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This article is written by a student writer from the Her Campus at UCT chapter.

With all the hype around #Booktok, it’s been super fun to see all these new writers reach viral status with their works! New books are dropping all the time and it’s never been a better time to try out some new writers. South African fiction has been booming in a big way. We’re seeing more and more stories set in and around South Africa written by South African writers. Even when these stories aren’t set in South Africa – especially in fictional fantasy settings, it’s always fun to open up a book and see a fellow South African’s name on the front cover! South African writing is so incredibly special to me as both an avid reader/writer and being South African born and raised myself. So, I’ve compiled a list of some fiction specially curated to factor in South African writers and a South African setting.

First up, I need to talk about the crime noir novel; Mermaid Fillet by Mia Arderne. It’s a nitty gritty novel set in a Cape Town that’s both familiar but also intensely unfamiliar with its wild, weird, and wonderful fantasy aspects. This book is quite dark so be careful and check the trigger warnings before you open up this book. This piece of fiction is super funny, full of life and doesn’t take itself seriously even in the face of freakish and occasionally concerning circumstances – a very South African approach in my opinion. It’s full of familiar Cape Town vernacular and makes for an interesting read if you’re like me and grew up surrounded by Afrikaaps. (A dialect of Afrikaans)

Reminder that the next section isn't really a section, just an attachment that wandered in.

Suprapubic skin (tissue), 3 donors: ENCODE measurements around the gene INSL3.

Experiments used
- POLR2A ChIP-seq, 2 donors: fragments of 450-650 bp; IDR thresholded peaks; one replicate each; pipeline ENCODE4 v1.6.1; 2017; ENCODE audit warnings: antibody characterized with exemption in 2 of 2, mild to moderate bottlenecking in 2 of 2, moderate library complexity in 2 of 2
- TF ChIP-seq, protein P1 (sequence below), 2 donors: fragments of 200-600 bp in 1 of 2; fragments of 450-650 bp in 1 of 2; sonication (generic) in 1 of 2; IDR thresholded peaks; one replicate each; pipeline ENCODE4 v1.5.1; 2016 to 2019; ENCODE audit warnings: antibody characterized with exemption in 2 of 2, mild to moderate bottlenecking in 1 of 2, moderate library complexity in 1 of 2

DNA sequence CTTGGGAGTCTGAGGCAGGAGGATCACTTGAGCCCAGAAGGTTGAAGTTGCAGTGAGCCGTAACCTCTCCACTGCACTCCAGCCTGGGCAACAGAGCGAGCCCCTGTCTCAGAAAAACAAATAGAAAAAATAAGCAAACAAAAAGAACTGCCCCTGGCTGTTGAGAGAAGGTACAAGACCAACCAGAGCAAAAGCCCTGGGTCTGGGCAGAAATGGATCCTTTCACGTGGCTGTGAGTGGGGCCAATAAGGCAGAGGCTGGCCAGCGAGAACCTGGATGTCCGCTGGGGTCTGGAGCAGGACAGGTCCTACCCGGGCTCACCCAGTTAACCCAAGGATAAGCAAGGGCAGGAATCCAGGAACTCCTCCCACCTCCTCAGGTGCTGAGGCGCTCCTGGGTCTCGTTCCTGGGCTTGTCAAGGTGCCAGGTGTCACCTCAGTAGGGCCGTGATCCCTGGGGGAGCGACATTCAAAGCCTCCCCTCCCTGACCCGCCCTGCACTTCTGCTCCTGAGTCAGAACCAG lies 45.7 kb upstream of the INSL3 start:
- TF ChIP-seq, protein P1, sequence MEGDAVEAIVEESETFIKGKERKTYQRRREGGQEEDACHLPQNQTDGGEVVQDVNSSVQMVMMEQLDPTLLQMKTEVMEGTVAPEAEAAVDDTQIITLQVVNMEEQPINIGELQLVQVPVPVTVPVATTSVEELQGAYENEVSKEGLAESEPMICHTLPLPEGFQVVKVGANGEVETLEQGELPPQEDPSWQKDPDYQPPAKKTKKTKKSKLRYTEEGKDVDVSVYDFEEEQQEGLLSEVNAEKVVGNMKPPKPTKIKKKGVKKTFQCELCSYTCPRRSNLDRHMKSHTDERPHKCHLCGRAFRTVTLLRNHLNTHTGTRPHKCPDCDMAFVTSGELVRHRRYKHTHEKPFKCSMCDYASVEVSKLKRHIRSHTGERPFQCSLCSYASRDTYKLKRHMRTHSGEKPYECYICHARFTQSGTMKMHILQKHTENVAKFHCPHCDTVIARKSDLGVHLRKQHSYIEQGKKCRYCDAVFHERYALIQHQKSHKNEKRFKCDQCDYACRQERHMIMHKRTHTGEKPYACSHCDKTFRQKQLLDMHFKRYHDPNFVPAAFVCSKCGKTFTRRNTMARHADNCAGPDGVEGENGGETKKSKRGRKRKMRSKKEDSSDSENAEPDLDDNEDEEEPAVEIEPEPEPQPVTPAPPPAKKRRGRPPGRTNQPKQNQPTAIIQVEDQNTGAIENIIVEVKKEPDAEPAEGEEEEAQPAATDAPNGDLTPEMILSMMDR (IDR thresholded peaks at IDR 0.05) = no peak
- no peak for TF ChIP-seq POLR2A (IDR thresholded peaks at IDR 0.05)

Another book set in Cape Town is On That Wave of Gulls by Vernon R.L Head. The story explores Cape Town from an interesting point-of-view; you’ll quickly discover the importance of birds to this story and for Cape Town. You’ll find familiar places such as Robben Island and Table Mountain mentioned. The novel seems to almost blur the line between fiction and non-fiction gloriously and shows us glimpse into the lives of our three main characters in a deeply personal way. South Africa as a setting is super interesting and allows an element of familiarity, but there are also South African writers who don’t set their novels in South Africa but are still super fun reads!

Lauren Beukes is a South African writer that has several popular books published, one of those is Afterland. Afterland is a feminist thriller which reimagines the world and society as we know it. It features a mother and son as the two main characters who are desperately attempting to flee from America to their home in South Africa in the wake of a pandemic that has killed off the majority of the men in the world. If you’re someone who enjoyed Margaret Atwood’s The Handmaiden’s Tale, I’d argue you’d love this book too.

For those fantasy fans, the V.E Schwab, Hafsah Faizal and Leigh Bardugo readers, you also have to take a look at the Selene trilogy. With two books of the trilogy already published, you’re sure to enjoy this romantic and adventurous fantasy also written by South African writer; Shameez Patel Papathanasiou. It’s got all the tropes we love from fantasy and best of all you’re supporting local – which is always super important.

South Africa is full of amazing art and the fictional world is no exception, there’s definitely more South African writers out there worth checking out but I do hope these suggestions encourage you to open a new book and enter a whole new world of South African fiction!

Nuhaa Isaacs is a Cape Town born and raised student at the University of Cape Town. She is currently studying toward a BA triple majoring in English Literary Studies, Media and Writing as well as Gender Studies. She has been a staff writer for Her Campus UCT since 2021, and a current member of the Social Media Sub-committee at Her Campus UCT. Sappy romantic fantasy novels and incredibly specific Spotify playlists are everything to her (as well as her three cats: Zuri, Shelley and Peanut). You can find her on Instagram (@nuhaa_i) or Tiktok (@nuhaaorwhatever) probably posting silly little outfit videos. Get in touch via email for any formal inquiries: nuhaa.isaacs@gmail.com.